Muslim attack in Australia ‘revenge,’ gov’t refuses to call it terrorism


Saeed Noori, 32, the confirmed culprit who rammed an SUV into a crowd of Christmas shoppers in Australia, told authorities Friday his attack was a revenge plot in retaliation for the “mistreatment of Muslims.”

Noori, an Afghan refugee who was granted entry into Australia in 2004, and became a citizen two years later, injured 19 people when he sped his vehicle into a busy intersection in downtown Melbourne outside the main train station just before 5 p.m. Thursday.

After he was arrested, Noori made his initial intentions for the attack clear to police, which Prime Minister Malcolm Turnbull confirmed. The suspect further referenced Australia’s domestic security service and spoke of God following his arrest.

Noori reportedly has a history of mental illness, and officials said he spoke briefly to investigators about his dreams and hearing voices from his hospital bed.

Officials are also claiming he has no known links to extremist groups and did not register on intelligence agencies’ list of potential terror suspects.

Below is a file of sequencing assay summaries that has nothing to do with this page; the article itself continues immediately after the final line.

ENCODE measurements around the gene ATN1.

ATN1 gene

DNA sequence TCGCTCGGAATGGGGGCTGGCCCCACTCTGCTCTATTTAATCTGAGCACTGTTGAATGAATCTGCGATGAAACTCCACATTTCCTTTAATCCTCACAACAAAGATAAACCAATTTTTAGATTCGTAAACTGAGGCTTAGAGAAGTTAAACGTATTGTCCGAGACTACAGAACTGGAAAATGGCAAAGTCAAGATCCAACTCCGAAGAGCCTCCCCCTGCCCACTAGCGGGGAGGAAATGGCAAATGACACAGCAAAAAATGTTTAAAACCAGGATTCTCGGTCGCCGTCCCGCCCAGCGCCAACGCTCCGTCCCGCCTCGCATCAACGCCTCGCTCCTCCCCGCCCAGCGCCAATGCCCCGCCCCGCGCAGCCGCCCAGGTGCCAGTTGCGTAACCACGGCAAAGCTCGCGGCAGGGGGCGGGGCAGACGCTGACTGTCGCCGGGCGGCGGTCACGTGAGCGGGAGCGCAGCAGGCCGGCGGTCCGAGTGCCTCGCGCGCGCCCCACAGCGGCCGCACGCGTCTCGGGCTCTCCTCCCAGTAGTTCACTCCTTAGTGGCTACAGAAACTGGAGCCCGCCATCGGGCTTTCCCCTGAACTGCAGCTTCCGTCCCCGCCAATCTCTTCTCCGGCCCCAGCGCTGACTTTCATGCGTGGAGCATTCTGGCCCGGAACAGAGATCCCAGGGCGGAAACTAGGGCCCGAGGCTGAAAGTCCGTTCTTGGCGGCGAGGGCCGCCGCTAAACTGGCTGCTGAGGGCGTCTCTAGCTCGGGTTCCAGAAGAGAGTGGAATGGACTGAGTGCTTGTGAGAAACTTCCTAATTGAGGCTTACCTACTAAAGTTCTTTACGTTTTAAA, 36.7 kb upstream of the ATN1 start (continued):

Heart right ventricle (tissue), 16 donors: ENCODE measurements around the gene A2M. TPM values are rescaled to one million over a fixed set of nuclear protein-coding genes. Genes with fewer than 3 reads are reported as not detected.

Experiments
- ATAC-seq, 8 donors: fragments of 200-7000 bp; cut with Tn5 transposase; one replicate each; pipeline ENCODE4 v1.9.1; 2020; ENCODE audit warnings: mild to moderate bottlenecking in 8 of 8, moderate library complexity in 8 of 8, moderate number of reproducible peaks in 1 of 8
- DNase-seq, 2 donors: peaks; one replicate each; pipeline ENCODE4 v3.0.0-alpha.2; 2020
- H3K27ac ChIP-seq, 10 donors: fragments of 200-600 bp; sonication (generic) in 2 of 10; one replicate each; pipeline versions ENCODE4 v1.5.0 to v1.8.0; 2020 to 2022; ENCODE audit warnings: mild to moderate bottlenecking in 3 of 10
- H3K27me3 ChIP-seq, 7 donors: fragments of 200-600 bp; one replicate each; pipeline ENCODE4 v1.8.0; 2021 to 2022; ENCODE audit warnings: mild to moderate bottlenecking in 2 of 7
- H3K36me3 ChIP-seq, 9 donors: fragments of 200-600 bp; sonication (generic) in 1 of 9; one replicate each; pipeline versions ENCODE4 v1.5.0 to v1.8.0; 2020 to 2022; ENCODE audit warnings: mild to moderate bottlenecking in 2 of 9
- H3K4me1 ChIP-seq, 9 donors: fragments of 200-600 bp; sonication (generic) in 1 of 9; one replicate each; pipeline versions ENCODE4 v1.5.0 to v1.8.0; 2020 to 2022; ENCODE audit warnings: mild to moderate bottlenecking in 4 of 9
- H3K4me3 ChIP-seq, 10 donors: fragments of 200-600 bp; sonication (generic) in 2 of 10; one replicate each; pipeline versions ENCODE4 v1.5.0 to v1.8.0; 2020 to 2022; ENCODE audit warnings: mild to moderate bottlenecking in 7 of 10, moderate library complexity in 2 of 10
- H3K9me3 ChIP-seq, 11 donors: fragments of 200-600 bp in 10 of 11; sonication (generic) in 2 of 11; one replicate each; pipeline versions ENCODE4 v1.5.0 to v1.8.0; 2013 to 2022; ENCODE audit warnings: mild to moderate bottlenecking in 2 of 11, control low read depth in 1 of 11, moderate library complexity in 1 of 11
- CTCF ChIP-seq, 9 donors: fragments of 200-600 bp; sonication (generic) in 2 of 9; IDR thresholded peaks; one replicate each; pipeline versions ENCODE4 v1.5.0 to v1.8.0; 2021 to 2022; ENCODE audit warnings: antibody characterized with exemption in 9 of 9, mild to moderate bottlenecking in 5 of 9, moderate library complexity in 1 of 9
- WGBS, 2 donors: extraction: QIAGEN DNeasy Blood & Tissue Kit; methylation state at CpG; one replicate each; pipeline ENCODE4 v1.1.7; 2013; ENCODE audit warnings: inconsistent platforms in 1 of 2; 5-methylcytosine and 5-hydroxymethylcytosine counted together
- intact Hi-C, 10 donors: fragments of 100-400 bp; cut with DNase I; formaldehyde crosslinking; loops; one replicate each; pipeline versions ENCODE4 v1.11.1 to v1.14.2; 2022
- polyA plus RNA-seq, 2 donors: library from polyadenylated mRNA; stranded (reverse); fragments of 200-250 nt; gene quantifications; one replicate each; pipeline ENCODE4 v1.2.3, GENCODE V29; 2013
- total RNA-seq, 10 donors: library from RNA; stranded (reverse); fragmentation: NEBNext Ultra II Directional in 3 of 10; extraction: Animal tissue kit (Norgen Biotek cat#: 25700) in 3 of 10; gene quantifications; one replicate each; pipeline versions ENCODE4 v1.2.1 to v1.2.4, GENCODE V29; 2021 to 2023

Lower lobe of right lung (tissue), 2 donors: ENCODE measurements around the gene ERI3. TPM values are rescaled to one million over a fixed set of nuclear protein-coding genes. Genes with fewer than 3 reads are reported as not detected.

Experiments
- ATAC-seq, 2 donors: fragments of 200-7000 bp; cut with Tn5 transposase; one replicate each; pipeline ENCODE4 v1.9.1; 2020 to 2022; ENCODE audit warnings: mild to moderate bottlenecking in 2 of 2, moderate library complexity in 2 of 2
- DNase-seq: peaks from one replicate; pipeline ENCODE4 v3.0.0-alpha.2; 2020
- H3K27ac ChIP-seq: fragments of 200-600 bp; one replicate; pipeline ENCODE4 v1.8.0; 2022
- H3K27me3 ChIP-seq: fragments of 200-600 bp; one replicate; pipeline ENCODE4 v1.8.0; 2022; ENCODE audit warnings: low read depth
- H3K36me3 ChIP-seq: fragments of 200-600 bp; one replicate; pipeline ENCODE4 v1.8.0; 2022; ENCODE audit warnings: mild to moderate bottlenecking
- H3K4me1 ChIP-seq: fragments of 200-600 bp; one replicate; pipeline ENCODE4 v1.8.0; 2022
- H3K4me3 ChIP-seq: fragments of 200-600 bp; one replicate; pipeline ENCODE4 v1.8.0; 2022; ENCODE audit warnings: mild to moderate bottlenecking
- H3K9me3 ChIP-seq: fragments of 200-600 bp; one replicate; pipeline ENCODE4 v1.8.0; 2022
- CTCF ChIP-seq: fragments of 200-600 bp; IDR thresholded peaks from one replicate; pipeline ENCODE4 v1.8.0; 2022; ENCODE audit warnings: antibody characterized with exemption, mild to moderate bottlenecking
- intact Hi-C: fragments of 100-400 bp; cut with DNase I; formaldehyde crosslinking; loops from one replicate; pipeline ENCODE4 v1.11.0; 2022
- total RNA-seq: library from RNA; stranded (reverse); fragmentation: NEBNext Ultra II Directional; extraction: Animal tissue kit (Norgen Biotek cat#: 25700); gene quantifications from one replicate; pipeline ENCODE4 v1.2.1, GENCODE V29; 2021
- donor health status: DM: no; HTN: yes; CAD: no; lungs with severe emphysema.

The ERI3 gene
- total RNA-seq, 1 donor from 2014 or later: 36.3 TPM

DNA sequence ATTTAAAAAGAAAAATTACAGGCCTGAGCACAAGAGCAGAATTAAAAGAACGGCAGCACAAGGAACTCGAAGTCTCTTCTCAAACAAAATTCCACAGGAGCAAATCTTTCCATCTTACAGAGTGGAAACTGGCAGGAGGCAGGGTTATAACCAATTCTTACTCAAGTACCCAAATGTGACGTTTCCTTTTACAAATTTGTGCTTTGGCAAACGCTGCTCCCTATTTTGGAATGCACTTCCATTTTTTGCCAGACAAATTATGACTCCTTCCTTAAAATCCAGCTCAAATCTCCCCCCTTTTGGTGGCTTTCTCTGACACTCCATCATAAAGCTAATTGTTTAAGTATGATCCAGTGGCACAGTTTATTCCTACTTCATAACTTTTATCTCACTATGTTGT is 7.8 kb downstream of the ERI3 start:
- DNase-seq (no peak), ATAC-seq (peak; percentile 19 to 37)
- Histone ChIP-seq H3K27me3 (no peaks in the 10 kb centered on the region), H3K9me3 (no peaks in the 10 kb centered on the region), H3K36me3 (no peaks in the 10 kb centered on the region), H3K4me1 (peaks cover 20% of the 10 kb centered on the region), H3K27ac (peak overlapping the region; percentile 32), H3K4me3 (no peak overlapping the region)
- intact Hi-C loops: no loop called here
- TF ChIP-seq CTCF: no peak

“He has said that he attributes his actions to the perceived mistreatment of Muslims,” Turnbull said at a press conference. “At this stage . . . apart from that statement, there are no known links to any political issues or any links to extremist groups.”

Despite Noori revealing his intent behind the dangerous attack, the Australian government has been reluctant to deem his actions an act of terrorism.

“I don’t have an issue with saying this is an act of terrorism if we establish that it is,” said the acting chief commissioner of the Victoria Police, Shane Patton. “It would be easier to come out and say that straight up. But that’s not the case at this stage. We don’t have sufficient [evidence] to justify that.”

Noori remains in police custody.

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